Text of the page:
Here’s our weekly analysis of privatization in the news and in communities nationwide. Not a subscriber? Sign up here.
1) National: Postal workers are planning for a national day of action on October 8 against the Trump administration’s postal privatization plans. Contract bargaining, which has been extended, runs through October 20 and the going has been tough. “But hanging over the bargainers’ heads is the Trump administration plan to privatize the Postal Service, a scheme first laid out in the president’s budget and due to be amplified by a report from a special committee he appointed earlier this year. The panel, which includes various top Trump administration officials—but no workers—had an original August 30 reporting deadline, but the White House decided to push the divisive issue back until after the mid-term elections. That will send the workers out into the streets under the theme: ‘The U.S. Mail—Not for Sale!!’”
A nonbinding resolution, SRes 633, has been introduced to oppose privatization. “The Senate resolution was spearheaded by Sen. Claire McCaskill, D-Mo., and included five Republican cosponsors. They noted USPS already does not receive taxpayer funds, employs more than 500,000 workers, plays a critical role in the growing e-commerce industry and enjoys high favorability ratings,”
2) National: Farmworkers and janitors are taking the lead fighting sexual violence and harassment on the job, including in the public contracting sector. “Redefining on-the-job sexual violence and harassment as a workplace health and safety issue recasts it as preventable, regardless of whether the workplace is an office, home, or field. Other low-wage, high-risk workers are taking the lessons from the Fair Food Program and are working to adapt them to their industries. Janitors from California have been meeting with the farmworkers to discuss ways to implement key components of the model, specifically worker-led education and enforcement. They’re also working to figure out which actors within the janitorial industry have the economic and political leverage to make worker-friendly changes to how their industry operates.” See Bernice Yeung’s book, In a Day’s Work: The Fight to End Sexual Violence Against America’s Most Vulnerable Workers.
This summer, the Chicago Public Schools killed off a $60 million contracting deal with GCA at the last minute because the company “has a poor history of protecting its janitors from sexual harassment,” the Chicago Sun-Timesreported. The Sun-Times“confirmed it was because GCA’s parent company, ABM Industries, Inc., has had a series of problems keeping its janitors safe on the job. ABM was featured in the 2015 PBS ‘Frontline’ documentary ‘Rape on the Night Shift’ about women who were sexually harassed and assaulted while working as night janitors in California.”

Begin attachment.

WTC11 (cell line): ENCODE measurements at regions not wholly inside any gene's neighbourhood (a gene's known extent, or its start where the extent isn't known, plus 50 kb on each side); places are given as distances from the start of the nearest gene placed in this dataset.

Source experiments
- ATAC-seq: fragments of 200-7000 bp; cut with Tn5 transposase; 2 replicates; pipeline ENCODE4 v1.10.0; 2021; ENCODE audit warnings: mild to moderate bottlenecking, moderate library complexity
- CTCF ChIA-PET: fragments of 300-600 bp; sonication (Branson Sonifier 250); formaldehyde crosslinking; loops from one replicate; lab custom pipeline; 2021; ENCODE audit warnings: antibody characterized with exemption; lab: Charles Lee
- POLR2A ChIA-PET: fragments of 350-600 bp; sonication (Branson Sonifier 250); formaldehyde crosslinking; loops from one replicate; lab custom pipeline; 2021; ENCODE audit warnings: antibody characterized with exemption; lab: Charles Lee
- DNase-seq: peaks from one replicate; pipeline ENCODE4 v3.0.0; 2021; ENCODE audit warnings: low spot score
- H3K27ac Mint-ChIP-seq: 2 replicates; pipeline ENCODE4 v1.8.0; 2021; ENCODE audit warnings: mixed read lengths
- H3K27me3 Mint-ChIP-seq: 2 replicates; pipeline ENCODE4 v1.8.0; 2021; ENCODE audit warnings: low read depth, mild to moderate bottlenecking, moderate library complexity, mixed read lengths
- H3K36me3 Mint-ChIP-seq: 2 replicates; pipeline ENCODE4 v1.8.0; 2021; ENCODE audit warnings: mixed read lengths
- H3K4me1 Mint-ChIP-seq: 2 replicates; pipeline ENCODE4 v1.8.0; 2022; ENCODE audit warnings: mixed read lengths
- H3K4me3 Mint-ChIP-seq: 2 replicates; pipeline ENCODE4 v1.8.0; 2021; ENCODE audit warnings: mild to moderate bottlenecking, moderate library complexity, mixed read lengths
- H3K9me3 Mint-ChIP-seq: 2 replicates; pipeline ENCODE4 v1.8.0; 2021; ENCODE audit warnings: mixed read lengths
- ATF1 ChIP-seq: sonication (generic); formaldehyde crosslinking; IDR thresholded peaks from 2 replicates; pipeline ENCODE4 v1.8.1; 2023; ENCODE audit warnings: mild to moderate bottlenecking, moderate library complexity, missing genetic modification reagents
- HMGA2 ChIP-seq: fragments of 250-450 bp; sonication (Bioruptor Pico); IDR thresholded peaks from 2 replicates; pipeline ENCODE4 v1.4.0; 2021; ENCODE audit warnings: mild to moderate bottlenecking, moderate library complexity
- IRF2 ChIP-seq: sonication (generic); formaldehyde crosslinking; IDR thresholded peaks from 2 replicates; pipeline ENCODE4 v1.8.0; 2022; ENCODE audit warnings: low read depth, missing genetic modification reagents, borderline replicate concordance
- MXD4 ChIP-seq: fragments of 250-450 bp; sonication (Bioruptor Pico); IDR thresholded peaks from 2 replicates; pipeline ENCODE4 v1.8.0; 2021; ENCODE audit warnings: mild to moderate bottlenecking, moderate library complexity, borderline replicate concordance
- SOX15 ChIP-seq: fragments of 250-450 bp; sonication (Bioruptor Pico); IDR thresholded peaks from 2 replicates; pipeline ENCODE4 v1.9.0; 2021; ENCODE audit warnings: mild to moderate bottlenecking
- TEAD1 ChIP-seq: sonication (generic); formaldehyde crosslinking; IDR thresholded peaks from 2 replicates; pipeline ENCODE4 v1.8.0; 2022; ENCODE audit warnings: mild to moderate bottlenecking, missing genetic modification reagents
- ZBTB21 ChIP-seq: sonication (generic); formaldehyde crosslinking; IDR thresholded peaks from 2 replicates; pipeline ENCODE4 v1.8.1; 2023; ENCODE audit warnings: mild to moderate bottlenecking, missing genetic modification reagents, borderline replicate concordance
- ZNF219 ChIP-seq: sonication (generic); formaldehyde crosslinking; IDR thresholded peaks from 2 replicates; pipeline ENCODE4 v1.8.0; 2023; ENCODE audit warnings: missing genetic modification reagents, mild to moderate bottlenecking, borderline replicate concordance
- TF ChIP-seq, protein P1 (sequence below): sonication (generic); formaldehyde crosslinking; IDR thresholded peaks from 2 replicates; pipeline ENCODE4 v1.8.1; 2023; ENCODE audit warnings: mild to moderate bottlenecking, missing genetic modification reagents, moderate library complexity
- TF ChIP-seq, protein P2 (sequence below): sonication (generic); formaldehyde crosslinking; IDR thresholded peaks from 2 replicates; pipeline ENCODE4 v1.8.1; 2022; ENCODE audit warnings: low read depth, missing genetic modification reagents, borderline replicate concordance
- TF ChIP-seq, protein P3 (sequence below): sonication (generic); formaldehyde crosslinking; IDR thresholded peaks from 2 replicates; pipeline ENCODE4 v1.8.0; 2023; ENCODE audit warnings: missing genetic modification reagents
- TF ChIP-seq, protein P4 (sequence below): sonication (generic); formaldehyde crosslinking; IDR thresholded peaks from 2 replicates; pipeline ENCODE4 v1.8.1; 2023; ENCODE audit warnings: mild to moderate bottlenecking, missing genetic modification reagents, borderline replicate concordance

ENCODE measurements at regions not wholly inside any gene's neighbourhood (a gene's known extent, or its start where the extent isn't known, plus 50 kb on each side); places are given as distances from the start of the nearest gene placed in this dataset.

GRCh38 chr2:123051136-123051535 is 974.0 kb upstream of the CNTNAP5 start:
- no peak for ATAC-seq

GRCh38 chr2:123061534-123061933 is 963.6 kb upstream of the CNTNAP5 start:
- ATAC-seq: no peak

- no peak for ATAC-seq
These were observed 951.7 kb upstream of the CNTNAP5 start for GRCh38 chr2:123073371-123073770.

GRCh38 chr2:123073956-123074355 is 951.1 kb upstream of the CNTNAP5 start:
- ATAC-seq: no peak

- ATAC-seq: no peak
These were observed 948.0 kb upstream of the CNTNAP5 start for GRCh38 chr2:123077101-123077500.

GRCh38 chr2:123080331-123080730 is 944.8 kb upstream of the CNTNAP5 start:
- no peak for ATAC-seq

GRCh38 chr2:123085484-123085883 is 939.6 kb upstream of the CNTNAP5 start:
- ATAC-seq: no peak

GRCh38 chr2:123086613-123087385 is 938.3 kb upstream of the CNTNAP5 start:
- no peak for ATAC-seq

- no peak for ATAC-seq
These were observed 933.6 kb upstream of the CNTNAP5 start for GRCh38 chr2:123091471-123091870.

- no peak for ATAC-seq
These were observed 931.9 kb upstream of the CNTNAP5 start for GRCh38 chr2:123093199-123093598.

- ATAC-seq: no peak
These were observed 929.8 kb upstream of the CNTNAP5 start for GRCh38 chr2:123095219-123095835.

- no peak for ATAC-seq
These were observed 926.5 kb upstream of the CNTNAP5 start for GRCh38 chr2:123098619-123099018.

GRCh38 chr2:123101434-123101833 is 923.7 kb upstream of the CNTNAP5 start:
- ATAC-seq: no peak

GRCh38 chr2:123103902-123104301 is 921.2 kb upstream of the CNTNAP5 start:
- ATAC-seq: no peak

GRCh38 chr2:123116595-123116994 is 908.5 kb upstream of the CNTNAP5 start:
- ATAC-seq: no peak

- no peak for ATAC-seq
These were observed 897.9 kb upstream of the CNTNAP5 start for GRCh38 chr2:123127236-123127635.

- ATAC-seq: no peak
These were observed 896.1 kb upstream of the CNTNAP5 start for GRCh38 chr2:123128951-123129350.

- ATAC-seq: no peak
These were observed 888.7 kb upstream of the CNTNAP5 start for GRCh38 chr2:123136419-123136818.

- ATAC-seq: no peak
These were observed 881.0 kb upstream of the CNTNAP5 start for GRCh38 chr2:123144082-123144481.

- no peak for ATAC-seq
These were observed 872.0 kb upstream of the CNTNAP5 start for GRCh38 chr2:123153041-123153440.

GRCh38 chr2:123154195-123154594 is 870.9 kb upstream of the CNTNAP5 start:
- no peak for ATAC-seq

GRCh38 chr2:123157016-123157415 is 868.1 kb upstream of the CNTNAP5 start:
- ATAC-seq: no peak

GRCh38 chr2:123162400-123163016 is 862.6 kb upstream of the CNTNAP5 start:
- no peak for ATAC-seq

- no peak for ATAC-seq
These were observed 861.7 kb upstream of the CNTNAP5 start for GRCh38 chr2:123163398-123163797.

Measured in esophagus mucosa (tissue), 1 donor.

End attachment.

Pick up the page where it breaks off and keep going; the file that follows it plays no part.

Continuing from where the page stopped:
Good Jobs First’s Phil Mattera reported in his column on Friday that “a new initiative by Fight for $15 is making the fight against workplace harassment a collective rather than an individual struggle. In a bold new initiative for the labor movement, the campaign recently organized work stoppages at McDonald’s fast-food outlets in ten cities to protest harassment and to highlight complaints filed earlier this year with the U.S. Equal Employment Opportunity Commission.”
3) National: In a cover story for In These Times, David Dayen gives details on opposition to corporate profiteering from border enforcement, immigrant detention, and deportation. “Combining street protests with research on who profits from the immigration system—a Gordian knot of opaque subcontracting and financing relationships that activists have been picking at for years—is critical to that effort. When every uniform, every catered meal, every transportation shuttle, everything ICE does is contested, it throws sand into the gears of its operation. ICE’s extreme privatization was a catalyst to produce these pressure points, but it also speaks to a disconnect between capitalism and morality, and how family separation reveals those fissures.”
GEO Group “has lost at least one contract because of its association with family separation,” Dayen reports. “Lancaster County, Penn., rejected a Geo Group attempt to take over prison re-entry services, even though the contract had nothing to do with immigration. “If they get painted as the family separator, that’s going to hurt them across the board,” says Jeremy Mohler of In the Public Interest.”
4) National: The U.S. Equal Employment Opportunity Commission (EEOC) is suing Corizon, the for-profit healthcare provider in jails and prisons, “alleging it discriminated against employees with disabilities through the company’s 100 percent return-to-work policy and other actions.” EEOC “also says Corizon required employees to be ‘100 percent healed’ or without any medical restrictions before they could return to work, which resulted in terminations of some employees due to their disabilities. The EEOC also alleges Corizon subjected employees with disabilities to a hostile work environment and retaliated against employees who compla
ined by disciplining them, giving them more strenuous job duties and even failing to promote one employee due to a disability.” [EEOC News Release; the case is EEOC v. Corizon LLC & Corizon HealthCare Inc., CV-18-2942-PHX-JZBin U.S. District Court for the District of Arizona].
5) National: Employees of the for-profit imprisonment and detention corporation GEO Group have been allowed to force-feed immigrant hunger strikers, Truthout’s Mike Ludwig reports. “‘Is [GEO-operated Northwest Detention Center] the new Guantánamo?’ asked Maru Mora Villalpando, an organizer with the group and a longtime US resident who believes ICE unsuccessfully targeted her for deportation due to her activism around immigration. NWDC has seen waves of hunger strikes this year, beginning in February, when 120 prisoners staged a hunger strike to protest conditions at the facility. Within weeks, civil rights lawyers filed a lawsuit accusing an NWDC guard of severely beating a Mexican immigrant that jail officials incorrectly identified as a leader of the strike.”